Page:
The author says:
Two men. Two centuries. One destiny. Tom Dorin, a maimed and disillusioned veteran of the Civil War, builds a new life in the Arizona territory. Jon Hansen, a graduate student in Tucson, Arizona, finds an antique photograph in a decrepit roadside museum. A disturbing portrait of a long-dead man who could be his twin. Only two facts are known about the man in the tintype. His name was Tom Dorin. On March 13, 1874, he hanged. What begins as research into Tom Dorin’s life for a master’s thesis, becomes an obsession for Jon Hansen. An obsession that consumes every waking moment, and threatens every relationship in his life. Until the morning he wakes in Tom Dorin’s bed. In the Arizona Territory. On October 19th, 1873. Only one fact remains certain. It is recorded history, unalterable. On March 13, 1874, Tom Dorin hangs. No one knows why.
What you’ve got here is well-rendered. However, I think some changes to the initial idea are in order for the cover to attract readers like it needs to, for a story that is essentially “Somewhere in Time meets Back to the Future III.” (Yes, that means a lot of work for you if you follow my critique. No, I’m not sorry.)
First: The strong red and blue elements of the cover call to mind not just a western, but a pulp western magazine from the thirties and forties. Since your story isn’t a standard shoot-’em-up, I think you may be giving the wrong impression and turning off the readers who would actually enjoy the story.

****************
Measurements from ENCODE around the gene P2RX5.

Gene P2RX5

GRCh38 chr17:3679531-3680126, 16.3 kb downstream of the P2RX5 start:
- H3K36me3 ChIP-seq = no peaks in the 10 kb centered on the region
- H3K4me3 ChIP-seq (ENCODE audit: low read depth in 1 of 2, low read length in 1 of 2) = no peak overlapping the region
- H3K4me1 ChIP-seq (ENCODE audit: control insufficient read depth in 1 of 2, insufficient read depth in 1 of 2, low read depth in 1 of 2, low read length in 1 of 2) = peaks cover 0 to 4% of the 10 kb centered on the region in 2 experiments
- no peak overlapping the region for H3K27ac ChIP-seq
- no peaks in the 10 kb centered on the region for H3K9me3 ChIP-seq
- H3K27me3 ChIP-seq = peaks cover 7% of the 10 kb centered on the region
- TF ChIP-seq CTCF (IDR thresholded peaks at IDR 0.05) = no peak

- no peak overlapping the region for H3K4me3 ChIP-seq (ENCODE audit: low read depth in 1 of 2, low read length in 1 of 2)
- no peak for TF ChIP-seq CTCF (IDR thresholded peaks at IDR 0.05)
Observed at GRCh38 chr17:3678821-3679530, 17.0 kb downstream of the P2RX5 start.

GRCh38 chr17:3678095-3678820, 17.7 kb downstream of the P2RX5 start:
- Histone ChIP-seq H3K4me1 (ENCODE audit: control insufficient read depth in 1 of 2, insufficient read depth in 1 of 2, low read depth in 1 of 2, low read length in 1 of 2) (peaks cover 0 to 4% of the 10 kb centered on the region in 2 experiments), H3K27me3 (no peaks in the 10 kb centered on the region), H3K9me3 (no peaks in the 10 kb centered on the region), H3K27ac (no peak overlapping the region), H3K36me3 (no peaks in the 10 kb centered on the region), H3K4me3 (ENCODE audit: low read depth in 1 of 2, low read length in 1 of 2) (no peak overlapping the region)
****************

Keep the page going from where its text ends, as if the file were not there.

Second: The two different photos of the same face is a good idea in theory. However, to really work, the pictures need to be in complete parallel, directly across from each other, with each taking equal visual weight. Here, the tintype occupies much more space, but the isolated blue on the student ID, and the much starter monochrome in the modern picture, keep the two from being balanced. And while the cover makes sense once someone has read the synopsis, I don’t think it works the other way around, which is how it needs to work. And I don’t know if monkeying with the balance between the two pics will fix it.
If someone handed me that synopsis and asked me to design a cover, here’s what I’d do: A sepia-toned western street with people in period garb, and in the very center of the illustration, a figure in modern clothes in full color, facing away from the reader. I think the normal color at the center would draw the eye toward its natural center of focus, and the contrast between modern and period clothing would be very apparent, making it clear that this is a story about a modern man in the Old West. (I’d render the title in a distressed western font.)
Anyone have different ideas?